Southern California Incident Management No. 3 took over the fire's management on Saturday afternoon, said Forest Service spokesman Marc Peebles.

“We're still getting our arms around it,” he said.

The team is working from a headquarters camp at Upper Lake High School, Peebles said Sunday. There is also a remote camp at Soda Spike for firefighters.

The four-fire complex has burned 7,020 acres to date, Peebles said. It was sparked by a lightning storm that passed over Northern California on June 21.

Over the past weekend the two fires that are still burning – the Monkey Rock Fire and the Mill Fire – continued to grow, said Peebles, causing the containment estimates to roll back from 78 percent on Saturday to 64 percent on Sunday. Peebles said 330 firefighters remain assigned to the two remaining fires.

The Monkey Rock Fire, at 1,630 acres and 65-percent contained, is estimated for full containment on Monday, according to Peebles. The Mill Fire has burned 1,600 acres and is 40-percent contained. Peebles said the Mill Fire's estimated containment date is next Saturday.

“There's a lot of line to construct that they're working on it diligently,” Peebles said of efforts to contain the fires.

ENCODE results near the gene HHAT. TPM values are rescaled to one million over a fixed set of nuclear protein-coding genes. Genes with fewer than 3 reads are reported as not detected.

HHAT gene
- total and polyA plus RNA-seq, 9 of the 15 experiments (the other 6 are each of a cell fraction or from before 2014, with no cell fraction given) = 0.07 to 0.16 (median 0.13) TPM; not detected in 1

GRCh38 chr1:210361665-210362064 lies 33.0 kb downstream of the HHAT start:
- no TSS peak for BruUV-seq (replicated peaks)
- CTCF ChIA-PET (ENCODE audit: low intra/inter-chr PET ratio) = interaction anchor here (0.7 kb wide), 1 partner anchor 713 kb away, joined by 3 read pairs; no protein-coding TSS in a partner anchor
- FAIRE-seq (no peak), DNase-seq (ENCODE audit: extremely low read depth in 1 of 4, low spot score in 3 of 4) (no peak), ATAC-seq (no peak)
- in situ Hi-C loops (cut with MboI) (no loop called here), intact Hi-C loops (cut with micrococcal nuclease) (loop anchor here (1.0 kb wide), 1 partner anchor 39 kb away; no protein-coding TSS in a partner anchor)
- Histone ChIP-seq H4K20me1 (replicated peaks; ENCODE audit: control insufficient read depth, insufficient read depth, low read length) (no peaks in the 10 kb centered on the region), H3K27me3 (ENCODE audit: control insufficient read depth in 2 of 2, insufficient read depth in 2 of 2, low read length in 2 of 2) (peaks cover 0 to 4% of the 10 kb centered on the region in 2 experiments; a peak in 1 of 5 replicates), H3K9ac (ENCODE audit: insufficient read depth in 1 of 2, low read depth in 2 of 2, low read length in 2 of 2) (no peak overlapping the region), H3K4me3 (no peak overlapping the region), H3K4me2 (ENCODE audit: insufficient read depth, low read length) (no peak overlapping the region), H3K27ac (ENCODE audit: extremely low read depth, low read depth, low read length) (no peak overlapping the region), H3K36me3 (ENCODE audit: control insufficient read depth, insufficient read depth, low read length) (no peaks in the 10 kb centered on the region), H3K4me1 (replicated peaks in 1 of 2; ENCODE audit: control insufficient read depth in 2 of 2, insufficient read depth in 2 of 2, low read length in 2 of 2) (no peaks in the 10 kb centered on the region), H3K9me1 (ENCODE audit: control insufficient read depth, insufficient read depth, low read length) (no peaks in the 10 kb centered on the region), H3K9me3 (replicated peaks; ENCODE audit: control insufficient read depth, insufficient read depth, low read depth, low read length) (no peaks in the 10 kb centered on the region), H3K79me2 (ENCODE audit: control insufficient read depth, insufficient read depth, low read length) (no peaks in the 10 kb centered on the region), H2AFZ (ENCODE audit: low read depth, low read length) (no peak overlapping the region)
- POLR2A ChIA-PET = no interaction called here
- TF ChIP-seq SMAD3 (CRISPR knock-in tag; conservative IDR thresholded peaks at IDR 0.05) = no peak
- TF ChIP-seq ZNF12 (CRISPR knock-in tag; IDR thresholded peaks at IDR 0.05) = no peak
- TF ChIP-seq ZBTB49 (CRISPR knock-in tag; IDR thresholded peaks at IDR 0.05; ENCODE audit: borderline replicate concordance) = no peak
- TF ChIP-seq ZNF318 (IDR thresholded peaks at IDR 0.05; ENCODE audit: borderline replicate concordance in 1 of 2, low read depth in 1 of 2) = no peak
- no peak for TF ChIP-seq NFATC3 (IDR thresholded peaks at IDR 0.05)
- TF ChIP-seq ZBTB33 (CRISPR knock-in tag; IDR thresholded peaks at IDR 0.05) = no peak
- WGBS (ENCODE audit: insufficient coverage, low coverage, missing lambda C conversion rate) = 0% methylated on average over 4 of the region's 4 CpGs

The fires are located on the forest's Upper Lake Ranger District, in remote lands to the north and northwest of Lake Pillsbury.

Conditions there are very hot, Peebles said. In addition, firefighters are dealing with steep, rugged terrain. “There's all sorts of hazards out there.”

The 1,600-acre Back Fire and the 2,190-acre Big Fire already have been contained, but patrols remain on the areas they burned in case of flareups, Peebles reported.

On Friday a firefighter was taken to emergency care, said Peebles.

“There was a firefight that they thought might have had a heart attack or heard condition,” he said.

However, it was later found out that the firefighter hadn't suffered a heart attack, and the person was treated and released, and is doing OK, Peebles said.

Peebles said the current incident command expects to finish out the fire, and said the headquarters will stay in place Upper Lake until the complex is wrapped up.

Pogie Point Campground at Lake Pillsbury remains closed and is being used as a sleeping area for firefighters, according to officials. They're also asking hunters to be especially careful of fire equipment moving through the forest, with archery season having begun over the weekend.

Peebles didn't have an updated cost estimate for suppression, which on Saturday had been placed at $6.8 million.